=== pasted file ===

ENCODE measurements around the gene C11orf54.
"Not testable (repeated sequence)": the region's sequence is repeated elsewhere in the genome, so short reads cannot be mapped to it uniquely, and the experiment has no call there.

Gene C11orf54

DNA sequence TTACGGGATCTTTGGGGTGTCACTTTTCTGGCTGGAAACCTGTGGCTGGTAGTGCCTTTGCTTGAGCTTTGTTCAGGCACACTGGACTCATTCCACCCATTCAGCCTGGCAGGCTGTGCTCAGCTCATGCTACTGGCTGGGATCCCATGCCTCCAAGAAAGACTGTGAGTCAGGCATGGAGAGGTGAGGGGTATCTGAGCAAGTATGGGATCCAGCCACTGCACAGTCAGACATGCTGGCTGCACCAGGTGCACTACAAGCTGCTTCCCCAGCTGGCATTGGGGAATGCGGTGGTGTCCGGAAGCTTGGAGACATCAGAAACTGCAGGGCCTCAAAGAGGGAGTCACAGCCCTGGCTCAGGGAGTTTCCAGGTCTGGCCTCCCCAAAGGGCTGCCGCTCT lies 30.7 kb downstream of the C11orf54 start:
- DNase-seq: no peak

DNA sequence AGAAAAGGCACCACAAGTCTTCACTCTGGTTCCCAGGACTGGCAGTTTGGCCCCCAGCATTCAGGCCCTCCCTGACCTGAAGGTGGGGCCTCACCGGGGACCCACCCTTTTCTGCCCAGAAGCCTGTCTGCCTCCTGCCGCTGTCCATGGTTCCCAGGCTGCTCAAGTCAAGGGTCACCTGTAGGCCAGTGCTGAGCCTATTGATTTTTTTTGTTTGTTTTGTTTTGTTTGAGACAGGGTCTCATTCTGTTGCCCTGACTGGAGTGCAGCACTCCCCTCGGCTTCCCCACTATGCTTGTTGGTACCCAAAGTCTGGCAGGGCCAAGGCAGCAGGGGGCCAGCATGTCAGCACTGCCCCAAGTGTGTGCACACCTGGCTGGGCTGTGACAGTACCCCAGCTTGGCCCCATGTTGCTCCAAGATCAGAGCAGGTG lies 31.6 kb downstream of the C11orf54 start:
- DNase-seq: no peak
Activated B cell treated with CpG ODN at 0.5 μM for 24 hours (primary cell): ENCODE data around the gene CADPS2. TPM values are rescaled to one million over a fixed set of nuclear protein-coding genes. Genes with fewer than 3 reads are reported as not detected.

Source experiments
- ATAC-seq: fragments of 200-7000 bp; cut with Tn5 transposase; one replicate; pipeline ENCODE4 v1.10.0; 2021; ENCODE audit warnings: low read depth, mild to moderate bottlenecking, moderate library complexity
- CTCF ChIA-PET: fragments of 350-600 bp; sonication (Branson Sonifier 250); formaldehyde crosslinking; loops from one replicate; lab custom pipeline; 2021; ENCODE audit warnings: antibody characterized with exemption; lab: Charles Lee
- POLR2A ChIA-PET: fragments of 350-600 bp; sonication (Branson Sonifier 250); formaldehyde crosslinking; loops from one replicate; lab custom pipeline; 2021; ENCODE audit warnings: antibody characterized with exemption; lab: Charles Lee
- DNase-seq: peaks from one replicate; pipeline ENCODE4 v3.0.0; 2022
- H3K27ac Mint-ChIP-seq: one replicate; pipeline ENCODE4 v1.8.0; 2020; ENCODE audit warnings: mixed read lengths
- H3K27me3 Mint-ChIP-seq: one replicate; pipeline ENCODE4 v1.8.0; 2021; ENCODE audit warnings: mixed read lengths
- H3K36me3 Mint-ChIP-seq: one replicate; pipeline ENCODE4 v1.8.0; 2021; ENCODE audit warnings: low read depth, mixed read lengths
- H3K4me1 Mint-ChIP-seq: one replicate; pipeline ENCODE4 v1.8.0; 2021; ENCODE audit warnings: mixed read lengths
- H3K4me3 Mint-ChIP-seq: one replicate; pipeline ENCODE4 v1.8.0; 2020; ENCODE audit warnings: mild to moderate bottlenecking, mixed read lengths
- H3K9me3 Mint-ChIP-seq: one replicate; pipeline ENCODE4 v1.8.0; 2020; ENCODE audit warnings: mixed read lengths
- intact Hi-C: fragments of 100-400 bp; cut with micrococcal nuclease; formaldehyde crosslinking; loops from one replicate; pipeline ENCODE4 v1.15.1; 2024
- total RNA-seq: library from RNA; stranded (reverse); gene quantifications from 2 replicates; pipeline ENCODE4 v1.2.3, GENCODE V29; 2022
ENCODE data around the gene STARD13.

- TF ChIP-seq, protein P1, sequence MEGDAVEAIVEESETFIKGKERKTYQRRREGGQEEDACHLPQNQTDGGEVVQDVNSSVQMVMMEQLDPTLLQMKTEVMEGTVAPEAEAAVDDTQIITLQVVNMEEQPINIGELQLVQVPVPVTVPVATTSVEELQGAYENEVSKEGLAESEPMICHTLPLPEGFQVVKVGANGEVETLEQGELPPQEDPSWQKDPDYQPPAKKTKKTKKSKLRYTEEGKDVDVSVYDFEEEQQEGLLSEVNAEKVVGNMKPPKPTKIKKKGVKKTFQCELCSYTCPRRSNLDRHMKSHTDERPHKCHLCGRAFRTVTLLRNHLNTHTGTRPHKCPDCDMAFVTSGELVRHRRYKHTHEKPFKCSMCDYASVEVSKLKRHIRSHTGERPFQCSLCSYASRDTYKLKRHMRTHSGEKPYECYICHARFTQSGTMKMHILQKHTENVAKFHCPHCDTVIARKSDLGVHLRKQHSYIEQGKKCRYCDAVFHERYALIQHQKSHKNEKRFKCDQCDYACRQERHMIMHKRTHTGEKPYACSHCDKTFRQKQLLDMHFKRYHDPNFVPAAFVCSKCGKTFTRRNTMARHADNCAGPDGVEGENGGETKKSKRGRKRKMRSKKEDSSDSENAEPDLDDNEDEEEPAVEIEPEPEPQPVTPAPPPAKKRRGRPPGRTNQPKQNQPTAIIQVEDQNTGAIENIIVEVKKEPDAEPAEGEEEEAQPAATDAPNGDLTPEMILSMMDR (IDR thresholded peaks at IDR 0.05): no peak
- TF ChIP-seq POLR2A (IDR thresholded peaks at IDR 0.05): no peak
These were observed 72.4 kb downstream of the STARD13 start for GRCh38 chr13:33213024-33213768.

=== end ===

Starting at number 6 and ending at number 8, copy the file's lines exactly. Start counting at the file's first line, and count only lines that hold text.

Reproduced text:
DNA sequence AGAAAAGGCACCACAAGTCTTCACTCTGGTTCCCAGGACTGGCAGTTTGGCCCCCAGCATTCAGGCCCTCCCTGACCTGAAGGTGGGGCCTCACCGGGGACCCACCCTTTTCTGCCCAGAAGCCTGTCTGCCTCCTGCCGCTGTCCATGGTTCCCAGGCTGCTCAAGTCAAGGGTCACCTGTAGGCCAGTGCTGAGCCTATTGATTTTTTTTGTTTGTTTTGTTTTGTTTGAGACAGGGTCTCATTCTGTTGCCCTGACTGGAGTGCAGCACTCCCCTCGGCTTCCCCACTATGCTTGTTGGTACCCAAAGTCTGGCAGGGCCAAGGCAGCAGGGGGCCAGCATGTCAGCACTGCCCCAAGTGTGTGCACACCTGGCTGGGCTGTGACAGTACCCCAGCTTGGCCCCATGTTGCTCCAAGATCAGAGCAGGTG lies 31.6 kb downstream of the C11orf54 start:
- DNase-seq: no peak
Activated B cell treated with CpG ODN at 0.5 μM for 24 hours (primary cell): ENCODE data around the gene CADPS2. TPM values are rescaled to one million over a fixed set of nuclear protein-coding genes. Genes with fewer than 3 reads are reported as not detected.